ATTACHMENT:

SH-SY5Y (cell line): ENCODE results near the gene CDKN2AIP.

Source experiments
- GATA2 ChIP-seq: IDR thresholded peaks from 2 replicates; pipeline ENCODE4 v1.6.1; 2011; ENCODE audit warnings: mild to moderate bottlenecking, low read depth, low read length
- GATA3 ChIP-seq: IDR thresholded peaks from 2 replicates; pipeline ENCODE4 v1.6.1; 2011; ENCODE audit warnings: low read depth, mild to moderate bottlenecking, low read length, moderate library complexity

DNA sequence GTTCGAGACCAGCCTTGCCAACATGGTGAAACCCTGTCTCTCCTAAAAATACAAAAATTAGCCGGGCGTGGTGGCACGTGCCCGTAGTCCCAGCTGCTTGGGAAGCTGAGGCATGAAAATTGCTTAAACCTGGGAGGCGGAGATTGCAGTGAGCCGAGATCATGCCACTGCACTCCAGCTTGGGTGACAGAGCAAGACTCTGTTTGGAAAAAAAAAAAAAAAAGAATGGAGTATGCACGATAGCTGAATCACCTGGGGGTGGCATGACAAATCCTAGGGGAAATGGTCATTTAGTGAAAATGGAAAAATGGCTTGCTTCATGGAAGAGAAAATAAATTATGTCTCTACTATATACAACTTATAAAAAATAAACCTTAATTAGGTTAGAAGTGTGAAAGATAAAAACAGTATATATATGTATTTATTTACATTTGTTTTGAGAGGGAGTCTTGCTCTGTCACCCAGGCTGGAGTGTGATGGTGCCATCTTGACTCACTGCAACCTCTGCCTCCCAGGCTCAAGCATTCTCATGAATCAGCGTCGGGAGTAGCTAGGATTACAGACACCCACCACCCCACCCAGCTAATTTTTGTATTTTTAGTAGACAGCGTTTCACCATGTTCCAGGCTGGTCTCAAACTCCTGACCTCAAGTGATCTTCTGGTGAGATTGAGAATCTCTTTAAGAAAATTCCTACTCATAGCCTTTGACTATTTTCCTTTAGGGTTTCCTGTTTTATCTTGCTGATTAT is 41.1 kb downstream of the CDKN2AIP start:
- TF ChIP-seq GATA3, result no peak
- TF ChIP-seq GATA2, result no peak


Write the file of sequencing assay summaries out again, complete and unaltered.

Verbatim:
SH-SY5Y (cell line): ENCODE results near the gene CDKN2AIP.

Source experiments
- GATA2 ChIP-seq: IDR thresholded peaks from 2 replicates; pipeline ENCODE4 v1.6.1; 2011; ENCODE audit warnings: mild to moderate bottlenecking, low read depth, low read length
- GATA3 ChIP-seq: IDR thresholded peaks from 2 replicates; pipeline ENCODE4 v1.6.1; 2011; ENCODE audit warnings: low read depth, mild to moderate bottlenecking, low read length, moderate library complexity

DNA sequence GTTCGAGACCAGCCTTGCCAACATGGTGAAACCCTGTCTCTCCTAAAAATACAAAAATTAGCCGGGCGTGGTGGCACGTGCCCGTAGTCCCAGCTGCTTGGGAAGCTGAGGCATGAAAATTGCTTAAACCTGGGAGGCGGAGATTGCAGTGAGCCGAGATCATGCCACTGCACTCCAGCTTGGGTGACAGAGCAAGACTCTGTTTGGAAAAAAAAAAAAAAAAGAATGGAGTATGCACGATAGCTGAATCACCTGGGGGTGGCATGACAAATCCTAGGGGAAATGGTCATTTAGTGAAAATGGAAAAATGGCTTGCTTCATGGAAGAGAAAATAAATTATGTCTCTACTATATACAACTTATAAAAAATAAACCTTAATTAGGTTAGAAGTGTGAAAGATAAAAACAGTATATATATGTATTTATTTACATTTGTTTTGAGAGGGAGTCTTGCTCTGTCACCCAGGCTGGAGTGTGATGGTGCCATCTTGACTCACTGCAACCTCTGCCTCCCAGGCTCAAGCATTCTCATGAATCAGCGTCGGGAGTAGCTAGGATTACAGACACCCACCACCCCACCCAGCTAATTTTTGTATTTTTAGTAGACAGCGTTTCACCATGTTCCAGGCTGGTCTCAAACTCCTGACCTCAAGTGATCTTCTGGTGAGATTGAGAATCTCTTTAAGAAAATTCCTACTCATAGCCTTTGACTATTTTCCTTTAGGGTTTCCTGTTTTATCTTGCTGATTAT is 41.1 kb downstream of the CDKN2AIP start:
- TF ChIP-seq GATA3, result no peak
- TF ChIP-seq GATA2, result no peak